New York: Athletes with obsessive passion for their sports are more likely to be lenient towards the use of performance enhancing drugs, or PEDs, says a new study.
Previous research has indicated that there are two types of passion involved with leisure activities.
Harmonious passion involves feelings of enjoyment, and the activity blends with the athlete's life.
Obsessive passion involves an inability to disengage from an activity, or feelings of guilt from not participating.
"Passion is often associated with positive words, such as love and dedication, but research suggests that it can control us as well," said lead author Wade Wilson, lecturer at University of Waterloo in Canada.
As part of the research, published in the Journal of Intercollegiate Sport, nearly 600 male and female athletes from different Ontario universities completed a series of surveys.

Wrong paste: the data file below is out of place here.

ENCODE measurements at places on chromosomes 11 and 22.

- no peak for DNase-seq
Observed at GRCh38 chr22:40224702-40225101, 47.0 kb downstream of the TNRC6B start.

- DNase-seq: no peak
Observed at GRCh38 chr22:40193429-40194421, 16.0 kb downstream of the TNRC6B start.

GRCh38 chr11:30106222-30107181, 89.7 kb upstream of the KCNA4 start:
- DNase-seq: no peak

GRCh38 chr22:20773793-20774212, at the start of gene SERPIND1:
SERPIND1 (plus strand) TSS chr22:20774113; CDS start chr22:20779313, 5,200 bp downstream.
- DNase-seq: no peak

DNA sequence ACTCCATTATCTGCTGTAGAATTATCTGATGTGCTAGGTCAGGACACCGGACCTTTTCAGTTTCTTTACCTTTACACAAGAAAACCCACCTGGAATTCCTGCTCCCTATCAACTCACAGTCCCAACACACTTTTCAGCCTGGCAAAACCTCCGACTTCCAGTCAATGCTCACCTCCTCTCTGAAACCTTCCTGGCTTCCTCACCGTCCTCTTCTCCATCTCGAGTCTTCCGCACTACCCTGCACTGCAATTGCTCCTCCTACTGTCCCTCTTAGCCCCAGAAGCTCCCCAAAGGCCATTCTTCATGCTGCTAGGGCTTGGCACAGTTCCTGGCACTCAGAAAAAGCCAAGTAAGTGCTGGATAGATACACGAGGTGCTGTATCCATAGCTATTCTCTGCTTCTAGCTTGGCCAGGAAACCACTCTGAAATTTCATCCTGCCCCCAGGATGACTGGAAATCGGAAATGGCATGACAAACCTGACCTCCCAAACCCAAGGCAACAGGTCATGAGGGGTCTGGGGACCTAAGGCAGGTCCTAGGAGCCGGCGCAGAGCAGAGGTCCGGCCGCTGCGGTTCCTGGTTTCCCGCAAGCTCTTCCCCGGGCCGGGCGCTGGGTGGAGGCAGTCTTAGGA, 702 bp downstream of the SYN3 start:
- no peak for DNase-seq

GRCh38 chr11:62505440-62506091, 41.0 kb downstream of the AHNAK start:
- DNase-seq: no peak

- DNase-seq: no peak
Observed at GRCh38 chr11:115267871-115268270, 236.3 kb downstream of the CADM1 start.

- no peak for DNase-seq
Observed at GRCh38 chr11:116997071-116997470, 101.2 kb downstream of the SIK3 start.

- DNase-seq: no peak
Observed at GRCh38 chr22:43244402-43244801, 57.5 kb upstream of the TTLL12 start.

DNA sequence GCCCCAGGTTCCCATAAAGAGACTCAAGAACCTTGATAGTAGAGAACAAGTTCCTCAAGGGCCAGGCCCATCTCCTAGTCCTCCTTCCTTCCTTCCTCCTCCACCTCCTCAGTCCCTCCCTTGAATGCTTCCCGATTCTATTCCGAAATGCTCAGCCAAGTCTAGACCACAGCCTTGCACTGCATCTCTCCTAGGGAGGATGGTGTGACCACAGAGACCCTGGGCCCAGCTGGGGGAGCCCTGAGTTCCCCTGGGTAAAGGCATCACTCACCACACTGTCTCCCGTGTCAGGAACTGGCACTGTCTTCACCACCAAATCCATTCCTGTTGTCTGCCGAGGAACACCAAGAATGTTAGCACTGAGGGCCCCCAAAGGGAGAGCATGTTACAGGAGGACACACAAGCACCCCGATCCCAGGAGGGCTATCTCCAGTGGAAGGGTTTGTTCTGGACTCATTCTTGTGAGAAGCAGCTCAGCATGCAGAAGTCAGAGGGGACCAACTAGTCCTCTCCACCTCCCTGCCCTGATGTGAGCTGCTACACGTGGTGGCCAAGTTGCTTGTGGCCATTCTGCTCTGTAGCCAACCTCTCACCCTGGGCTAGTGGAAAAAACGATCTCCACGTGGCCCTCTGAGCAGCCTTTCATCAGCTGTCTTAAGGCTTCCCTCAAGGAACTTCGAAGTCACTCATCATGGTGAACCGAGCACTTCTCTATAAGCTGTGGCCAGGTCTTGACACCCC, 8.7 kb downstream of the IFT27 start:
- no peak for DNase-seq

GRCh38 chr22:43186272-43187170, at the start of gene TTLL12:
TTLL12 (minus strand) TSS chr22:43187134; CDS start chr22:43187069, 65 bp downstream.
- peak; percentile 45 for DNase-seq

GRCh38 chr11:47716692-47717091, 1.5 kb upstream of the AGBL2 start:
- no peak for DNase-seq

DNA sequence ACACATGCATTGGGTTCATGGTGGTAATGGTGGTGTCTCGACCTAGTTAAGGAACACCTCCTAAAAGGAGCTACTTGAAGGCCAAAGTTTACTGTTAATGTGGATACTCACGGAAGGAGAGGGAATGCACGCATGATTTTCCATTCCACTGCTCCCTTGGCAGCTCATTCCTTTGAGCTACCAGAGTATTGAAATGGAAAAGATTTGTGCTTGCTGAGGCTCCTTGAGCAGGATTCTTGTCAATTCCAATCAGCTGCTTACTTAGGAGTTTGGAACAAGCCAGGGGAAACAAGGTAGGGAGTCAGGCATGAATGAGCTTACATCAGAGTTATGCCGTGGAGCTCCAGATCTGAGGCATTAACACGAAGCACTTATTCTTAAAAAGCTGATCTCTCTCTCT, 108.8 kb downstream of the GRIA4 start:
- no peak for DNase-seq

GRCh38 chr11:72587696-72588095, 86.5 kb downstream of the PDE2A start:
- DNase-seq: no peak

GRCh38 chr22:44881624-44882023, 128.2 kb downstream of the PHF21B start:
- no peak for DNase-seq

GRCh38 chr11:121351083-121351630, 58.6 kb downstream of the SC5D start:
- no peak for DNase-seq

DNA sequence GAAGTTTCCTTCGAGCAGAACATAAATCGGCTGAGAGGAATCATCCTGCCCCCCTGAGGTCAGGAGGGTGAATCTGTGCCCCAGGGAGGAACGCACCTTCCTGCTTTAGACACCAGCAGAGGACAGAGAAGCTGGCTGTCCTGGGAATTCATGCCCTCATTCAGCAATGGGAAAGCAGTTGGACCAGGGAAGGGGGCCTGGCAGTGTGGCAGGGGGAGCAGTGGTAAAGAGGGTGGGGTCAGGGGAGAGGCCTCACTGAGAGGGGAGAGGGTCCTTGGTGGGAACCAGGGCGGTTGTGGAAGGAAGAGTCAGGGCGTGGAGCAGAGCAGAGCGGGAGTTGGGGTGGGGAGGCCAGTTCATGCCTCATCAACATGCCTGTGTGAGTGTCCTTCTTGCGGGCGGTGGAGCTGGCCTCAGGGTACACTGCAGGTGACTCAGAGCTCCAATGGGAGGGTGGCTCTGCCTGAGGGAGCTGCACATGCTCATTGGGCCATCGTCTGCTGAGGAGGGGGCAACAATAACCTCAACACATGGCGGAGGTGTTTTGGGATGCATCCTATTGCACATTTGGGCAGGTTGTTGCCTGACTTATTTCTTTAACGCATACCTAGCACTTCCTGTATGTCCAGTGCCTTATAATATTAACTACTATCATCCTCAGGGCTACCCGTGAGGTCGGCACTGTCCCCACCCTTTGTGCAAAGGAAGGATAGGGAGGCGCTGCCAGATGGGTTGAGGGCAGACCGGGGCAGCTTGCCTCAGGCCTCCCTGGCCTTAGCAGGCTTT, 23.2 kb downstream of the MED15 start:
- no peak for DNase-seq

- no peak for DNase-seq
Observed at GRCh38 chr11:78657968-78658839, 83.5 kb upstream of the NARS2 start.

"We found that regardless of gender, athletes who reported higher obsessive passion indicated more lenient attitudes towards PEDs, while athletes who reported higher harmonious passion held more conservative attitudes towards them," Wilson said.
"These results suggest that the closer an activity or sport is linked to our identity, there is an increased possibility we might do anything to maintain that identity," Wilson warned.